Worst case scenario in massive online learning: what are the risks of an increasing reliance on large scale learning environments in our educational systems?

A couple of days ago I had a small elevator talk with a professor:

– How are things?

– Great, I am taking a class.

– Which class/where?

– Massive online education/HGSE.

– Hm…

– Well, the education is going massive to some extent, this is the reality today.

– I hope I’ll still have my job.

This last phrase made me wonder. What is the worst case scenario in massive online learning? I’ve already set my opinion that in order to benefit from MOOCs (and any online learning sources, frankly), one has to know what to look for, have an internal motivation to learn, to absorb. That said, MOOCs are not panacea and I agree with Bill Gates to some extent, where he says that maybe the excitement (and fears) about MOOCs are exaggerated. I personally think that MOOCs should be taken as is: they exist, they provide information and access. They are fabulous for those with curious minds and motivation. They are not panacea, however, they are not miracle which make all learn in an instant.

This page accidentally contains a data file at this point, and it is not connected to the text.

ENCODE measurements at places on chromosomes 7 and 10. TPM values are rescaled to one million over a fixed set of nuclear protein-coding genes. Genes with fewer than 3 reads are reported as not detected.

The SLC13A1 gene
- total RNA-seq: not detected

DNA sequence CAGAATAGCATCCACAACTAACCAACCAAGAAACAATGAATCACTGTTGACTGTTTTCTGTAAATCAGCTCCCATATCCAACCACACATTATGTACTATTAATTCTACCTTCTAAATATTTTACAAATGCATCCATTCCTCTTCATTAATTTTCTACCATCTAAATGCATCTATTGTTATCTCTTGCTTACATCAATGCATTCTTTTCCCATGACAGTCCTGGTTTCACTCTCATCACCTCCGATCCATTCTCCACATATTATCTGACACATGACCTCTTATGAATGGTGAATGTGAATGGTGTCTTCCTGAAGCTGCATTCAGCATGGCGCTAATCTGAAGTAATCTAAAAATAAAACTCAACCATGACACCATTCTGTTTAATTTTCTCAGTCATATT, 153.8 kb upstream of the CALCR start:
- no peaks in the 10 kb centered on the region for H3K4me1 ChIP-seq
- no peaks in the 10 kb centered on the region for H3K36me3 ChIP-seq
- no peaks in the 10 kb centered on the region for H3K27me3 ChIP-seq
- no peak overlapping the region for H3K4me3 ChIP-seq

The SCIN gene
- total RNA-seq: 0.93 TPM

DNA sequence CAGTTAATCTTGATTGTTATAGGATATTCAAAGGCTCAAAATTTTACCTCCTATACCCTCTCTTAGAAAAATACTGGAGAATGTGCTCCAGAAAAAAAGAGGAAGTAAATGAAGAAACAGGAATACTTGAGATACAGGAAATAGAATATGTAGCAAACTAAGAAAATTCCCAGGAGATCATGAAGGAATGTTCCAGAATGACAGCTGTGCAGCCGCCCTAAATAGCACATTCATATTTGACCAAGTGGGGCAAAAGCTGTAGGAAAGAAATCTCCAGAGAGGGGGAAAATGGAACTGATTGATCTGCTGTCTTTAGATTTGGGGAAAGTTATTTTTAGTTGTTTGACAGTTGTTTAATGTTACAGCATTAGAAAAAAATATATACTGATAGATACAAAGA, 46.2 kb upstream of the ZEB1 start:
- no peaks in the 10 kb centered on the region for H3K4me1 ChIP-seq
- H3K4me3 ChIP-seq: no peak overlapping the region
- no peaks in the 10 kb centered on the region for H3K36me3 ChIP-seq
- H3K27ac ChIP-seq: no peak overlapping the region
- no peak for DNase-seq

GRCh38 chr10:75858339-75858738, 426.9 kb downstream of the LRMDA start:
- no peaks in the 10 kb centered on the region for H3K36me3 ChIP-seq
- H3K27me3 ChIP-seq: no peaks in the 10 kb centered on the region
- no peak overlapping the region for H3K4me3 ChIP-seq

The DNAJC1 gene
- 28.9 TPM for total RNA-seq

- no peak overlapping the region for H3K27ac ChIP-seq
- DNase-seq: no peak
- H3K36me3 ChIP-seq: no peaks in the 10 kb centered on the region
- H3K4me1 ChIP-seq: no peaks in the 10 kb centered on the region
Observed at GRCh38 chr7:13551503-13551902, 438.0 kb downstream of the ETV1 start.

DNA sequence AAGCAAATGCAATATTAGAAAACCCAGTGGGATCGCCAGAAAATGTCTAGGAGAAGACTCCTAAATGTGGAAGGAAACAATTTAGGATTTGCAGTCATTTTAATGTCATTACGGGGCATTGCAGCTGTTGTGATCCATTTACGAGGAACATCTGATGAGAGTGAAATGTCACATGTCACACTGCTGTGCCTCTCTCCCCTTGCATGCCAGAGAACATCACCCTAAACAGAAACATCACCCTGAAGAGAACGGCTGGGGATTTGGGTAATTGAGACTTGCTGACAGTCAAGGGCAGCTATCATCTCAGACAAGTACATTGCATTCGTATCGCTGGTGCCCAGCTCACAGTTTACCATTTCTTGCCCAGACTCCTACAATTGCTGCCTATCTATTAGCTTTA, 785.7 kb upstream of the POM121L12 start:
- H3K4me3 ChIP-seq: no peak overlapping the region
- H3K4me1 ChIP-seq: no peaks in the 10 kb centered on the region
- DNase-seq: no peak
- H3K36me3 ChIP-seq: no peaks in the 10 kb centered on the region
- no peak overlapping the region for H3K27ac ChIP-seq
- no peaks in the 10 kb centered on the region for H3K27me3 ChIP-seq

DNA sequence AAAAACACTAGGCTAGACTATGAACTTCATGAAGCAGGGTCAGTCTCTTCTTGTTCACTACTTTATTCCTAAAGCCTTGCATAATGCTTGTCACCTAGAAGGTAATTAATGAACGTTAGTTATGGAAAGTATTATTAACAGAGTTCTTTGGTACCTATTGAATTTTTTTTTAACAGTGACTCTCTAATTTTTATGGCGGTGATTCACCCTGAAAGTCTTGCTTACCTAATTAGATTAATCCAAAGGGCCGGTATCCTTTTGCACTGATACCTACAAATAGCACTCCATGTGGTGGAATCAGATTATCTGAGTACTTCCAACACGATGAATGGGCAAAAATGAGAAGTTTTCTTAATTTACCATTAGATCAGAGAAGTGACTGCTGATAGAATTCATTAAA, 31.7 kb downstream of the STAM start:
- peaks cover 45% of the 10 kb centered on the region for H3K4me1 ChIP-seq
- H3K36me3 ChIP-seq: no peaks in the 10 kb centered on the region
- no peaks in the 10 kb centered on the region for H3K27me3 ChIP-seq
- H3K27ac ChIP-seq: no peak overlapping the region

What if, though. What if MOOCs were replacing traditional higher education? There is fear of just this.

Ok, the worst case scenario to me is something like this: all higher education is replaced by massive online learning. Grading, instruction, forums, peer review, labs, anything imaginable is done remotely without any human participation in the process (other than the initial recording of an actual professor/teacher). Mass production of de-humanized information processing is the worst case scenario for me.

But, realistically thinking, I stick with a healthy balance of liking the MOOCs for what they are: nothing more, nothing less.

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